/ 12 March 2020

PIC commission – Matjila acted improperly in Ayo deal

Former PIC CEO Dan Matjila says that activities at the PIC had been put under the microscope following the infamous “James Nogu” emails circulated in September 2017.
Former PIC chief executive Dan Matjila. (David Harrison/M&G)

Dan Matjila, the embattled former chief executive of the Public Investment Corporation (PIC) has been found by the Mpati commission, chaired by retired judge Lex Mapti, to have lied under oath regarding the fund manager’s billion-rand investment in Ayo Technology. 

The PIC commission was appointed by President Cyril Ramaphosa in January last year to investigate alleged impropriety at the body. The fund manager is the largest asset manager in Africa, managing more than R2,2-trillion in assets, the majority of which are government pensions.

Ayo is one of the five companies in the Sekunjalo Group that Iqbal Survé chaired that were investigated by the PIC commission for dodgy dealings with the fund manager. 

Both Matjila and Survé testified at the Mpati commission that the PIC’s R4,3-billion investment in the technology company was above board and that the state-owned fund manager followed all investment policies of the PIC. 

The Mpati commission, however, found that not only was Matjila dishonest about his involvement in the transaction, but that he played a personal role in ensuring that the transaction was approved by the PIC’s deal team. 

In October 2017, Survé presented the opportunity for the PIC to invest in Ayo to then chief executive Matjila while shopping around for money to fund the company’s intended listing on the JSE. Matjila told the commission that he informed Survé that he did not get involved in the analysis of investment of potential opportunities at the PIC. He then instructed the PIC’s former head of listed investments, Fidelis Madavo, to look into the opportunity and assess its investment potential. 

As Ayo was scheduled to list on 15 December 2017, the Mpati commission found that the deal was rushed. It further found that there was material evidence of “non disclosure of all reporting memoranda given to the [PIC] board, the Government Employees Pension Fund (GEPF) and Parliament’s standing committee on public accounts regarding the approval of the deal”. 

In 2017, the PIC subscribed to 99.8 million shares in Ayo at a price of R4.3-billion, or R43.00 per share. The Mpati commission found that this amount was grossly overvalued as there was no proper valuation to back the investment and therefore “the question remains as to whether the PIC subscribed for the shares at a fair and reasonable value”. 

“At the listing date, the shares were R43 per share, while as at 23 October 2019 the share price was R5.60 per share, a decrease in value per share of 87%.”

It said the approval of the suspicious deal was done in two ways; first, when the PIC’s former assistant portfolio manager, Victor Seanie, instructed the company’s environmental, social and governance committee, and its risk and legal committees, to proceed with the transaction without the approval of the portfolio management committee. Second, when Matjila signed Ayo’s irrevocable subscription agreement before the deal had been approved by the second portfolio management committee.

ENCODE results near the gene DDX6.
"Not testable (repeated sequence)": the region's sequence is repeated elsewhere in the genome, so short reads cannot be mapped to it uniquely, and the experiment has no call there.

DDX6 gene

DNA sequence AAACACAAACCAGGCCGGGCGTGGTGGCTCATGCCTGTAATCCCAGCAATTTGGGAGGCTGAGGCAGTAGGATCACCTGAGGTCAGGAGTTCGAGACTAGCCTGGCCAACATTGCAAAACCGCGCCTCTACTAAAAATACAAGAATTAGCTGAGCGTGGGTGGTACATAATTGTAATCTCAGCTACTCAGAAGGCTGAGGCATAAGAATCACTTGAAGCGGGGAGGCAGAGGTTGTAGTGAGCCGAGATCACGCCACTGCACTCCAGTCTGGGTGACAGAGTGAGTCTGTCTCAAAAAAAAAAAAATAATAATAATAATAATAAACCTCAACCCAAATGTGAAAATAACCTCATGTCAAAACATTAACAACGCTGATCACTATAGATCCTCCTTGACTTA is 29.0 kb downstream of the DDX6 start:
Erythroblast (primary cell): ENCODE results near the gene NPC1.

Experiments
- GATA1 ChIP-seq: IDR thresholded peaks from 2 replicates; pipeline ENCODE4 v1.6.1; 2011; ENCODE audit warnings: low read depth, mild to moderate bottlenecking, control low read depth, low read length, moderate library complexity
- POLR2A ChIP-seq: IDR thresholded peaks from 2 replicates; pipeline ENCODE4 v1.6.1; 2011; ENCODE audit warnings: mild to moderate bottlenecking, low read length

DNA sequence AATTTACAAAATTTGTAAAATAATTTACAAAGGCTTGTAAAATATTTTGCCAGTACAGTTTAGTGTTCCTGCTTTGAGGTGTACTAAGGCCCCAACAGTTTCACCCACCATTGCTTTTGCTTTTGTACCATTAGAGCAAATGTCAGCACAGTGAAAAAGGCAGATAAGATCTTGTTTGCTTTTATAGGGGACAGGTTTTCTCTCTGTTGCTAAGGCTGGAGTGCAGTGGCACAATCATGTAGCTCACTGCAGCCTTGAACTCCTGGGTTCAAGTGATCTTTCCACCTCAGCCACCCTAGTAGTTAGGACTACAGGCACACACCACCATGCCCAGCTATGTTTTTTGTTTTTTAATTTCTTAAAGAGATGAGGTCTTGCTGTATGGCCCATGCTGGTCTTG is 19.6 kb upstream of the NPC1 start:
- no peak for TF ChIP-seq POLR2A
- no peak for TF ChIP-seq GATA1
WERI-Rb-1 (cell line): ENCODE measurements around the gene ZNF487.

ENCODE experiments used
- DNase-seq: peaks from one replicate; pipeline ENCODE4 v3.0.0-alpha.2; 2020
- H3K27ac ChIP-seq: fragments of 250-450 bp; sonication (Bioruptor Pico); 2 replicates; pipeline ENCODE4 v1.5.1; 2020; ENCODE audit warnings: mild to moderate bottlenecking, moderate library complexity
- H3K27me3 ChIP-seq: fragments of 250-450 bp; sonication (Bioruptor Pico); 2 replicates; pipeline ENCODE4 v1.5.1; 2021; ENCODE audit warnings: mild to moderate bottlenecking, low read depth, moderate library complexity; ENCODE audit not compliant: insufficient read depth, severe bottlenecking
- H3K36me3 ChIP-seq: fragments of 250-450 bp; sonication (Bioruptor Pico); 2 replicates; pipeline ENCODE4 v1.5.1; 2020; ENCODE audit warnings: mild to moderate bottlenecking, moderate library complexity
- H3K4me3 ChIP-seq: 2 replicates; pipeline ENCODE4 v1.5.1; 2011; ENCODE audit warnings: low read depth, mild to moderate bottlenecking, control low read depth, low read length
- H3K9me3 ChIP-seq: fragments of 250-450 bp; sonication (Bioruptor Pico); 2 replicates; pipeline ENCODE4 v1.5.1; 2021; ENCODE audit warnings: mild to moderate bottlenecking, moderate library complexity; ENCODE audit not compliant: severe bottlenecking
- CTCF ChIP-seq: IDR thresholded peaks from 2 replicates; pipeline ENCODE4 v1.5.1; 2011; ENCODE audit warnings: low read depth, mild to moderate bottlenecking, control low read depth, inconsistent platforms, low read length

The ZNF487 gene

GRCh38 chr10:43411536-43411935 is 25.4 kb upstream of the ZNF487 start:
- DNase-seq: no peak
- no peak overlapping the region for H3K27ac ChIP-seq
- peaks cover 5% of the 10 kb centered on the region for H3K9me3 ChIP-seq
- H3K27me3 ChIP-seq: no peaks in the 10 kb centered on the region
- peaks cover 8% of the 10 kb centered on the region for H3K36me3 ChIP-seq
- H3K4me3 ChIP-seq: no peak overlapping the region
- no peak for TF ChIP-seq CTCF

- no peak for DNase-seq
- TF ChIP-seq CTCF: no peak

The irrevocable commitment to have PIC purchase 92% of Ayo was signed by Matjila on December 4 2017, 10 days before Ayo was scheduled to be listed. Matjila failed to reveal this to the second portfolio management committee meeting which was held on December 20 that year. 

“Even after ‘ratification’, Dr Matjila failed to give full and frank disclosures on the process followed to approve the deal,” the commission found. 

Ayo’s shares have plunged to R9 since the signing of the deal, meaning that the PIC’s investment has lost R3-billion in value. 

Matjila defended the PIC’s investment in the technology company at the commission, saying that he still believed that there was value in the company despite the losses made by the fund manager. 

Matjila said that the valuation of Ayo’s shares had been recommended by his team of “professionals” at the PIC and that he approved of the deal because he trusted their expertise.

This justification by Matjila for investing in Ayo was rejected by the commission, with the commissioners going as far as saying that Matjila lied about his involvement in the transaction and that he acted without integrity, thereby contravening the Financial Advisory and Intermediary Services Act. 

“He vacillated in relation to what authority he had been acting on when he signed the Ayo irrevocable subscription form. And there is no record of any other IPOs [initial public offerings] subscribed for in the manner he opted for in respect of the Ayo transaction, ie, without prior PMC approval,” the report reads. 

In another explosive finding, the commission said that PSG capital, which was the transactional adviser and sponsor for Ayo’s listing, received a “generous” bonus of R4-million from Survé for Ayo’s successful listing. 

Both Seanie and Matjila are no longer employed at the PIC. Seanie was dismissed in October last year after a disciplinary hearing following his involvement in the Ayo transaction. 

The report found that “the close relationship” between Matjila and Survé “created top-down pressures that the deal teams experienced to get the requisite approvals”. 

Matjila resigned in November 2018 following an internal investigation into his conduct. 

Despite the damning findings, the commission found that no PIC director or employee unduly benefited from the dodgy transaction.